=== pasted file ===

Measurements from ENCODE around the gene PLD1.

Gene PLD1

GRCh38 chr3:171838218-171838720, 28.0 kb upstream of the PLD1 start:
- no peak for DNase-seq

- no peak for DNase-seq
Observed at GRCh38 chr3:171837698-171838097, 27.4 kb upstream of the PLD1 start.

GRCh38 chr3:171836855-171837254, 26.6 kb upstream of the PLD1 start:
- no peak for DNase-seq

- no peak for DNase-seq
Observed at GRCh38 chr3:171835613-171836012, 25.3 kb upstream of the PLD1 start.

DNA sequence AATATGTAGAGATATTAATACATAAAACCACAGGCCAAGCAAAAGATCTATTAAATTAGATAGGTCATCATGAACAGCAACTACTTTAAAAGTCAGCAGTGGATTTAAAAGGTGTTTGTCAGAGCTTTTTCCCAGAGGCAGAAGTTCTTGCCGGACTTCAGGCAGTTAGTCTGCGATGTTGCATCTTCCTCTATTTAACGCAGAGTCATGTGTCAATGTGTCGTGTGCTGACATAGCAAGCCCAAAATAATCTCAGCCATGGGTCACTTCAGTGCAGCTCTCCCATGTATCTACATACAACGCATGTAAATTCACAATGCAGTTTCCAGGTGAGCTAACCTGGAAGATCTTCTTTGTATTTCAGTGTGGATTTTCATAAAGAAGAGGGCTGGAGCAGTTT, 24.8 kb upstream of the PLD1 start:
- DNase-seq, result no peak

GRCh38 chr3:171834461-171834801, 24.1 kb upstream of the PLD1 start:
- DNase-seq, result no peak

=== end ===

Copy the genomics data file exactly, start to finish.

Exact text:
Measurements from ENCODE around the gene PLD1.

Gene PLD1

GRCh38 chr3:171838218-171838720, 28.0 kb upstream of the PLD1 start:
- no peak for DNase-seq

- no peak for DNase-seq
Observed at GRCh38 chr3:171837698-171838097, 27.4 kb upstream of the PLD1 start.

GRCh38 chr3:171836855-171837254, 26.6 kb upstream of the PLD1 start:
- no peak for DNase-seq

- no peak for DNase-seq
Observed at GRCh38 chr3:171835613-171836012, 25.3 kb upstream of the PLD1 start.

DNA sequence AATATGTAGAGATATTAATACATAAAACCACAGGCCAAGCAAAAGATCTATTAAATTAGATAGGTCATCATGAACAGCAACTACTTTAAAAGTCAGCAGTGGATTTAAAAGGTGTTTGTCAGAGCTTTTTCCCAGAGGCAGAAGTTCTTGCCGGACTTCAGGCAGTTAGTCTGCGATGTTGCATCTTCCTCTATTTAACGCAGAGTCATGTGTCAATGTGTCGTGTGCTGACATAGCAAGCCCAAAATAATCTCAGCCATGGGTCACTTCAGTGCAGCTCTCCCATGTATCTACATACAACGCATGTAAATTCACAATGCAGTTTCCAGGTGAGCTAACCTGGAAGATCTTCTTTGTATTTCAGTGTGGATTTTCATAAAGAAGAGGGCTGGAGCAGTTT, 24.8 kb upstream of the PLD1 start:
- DNase-seq, result no peak

GRCh38 chr3:171834461-171834801, 24.1 kb upstream of the PLD1 start:
- DNase-seq, result no peak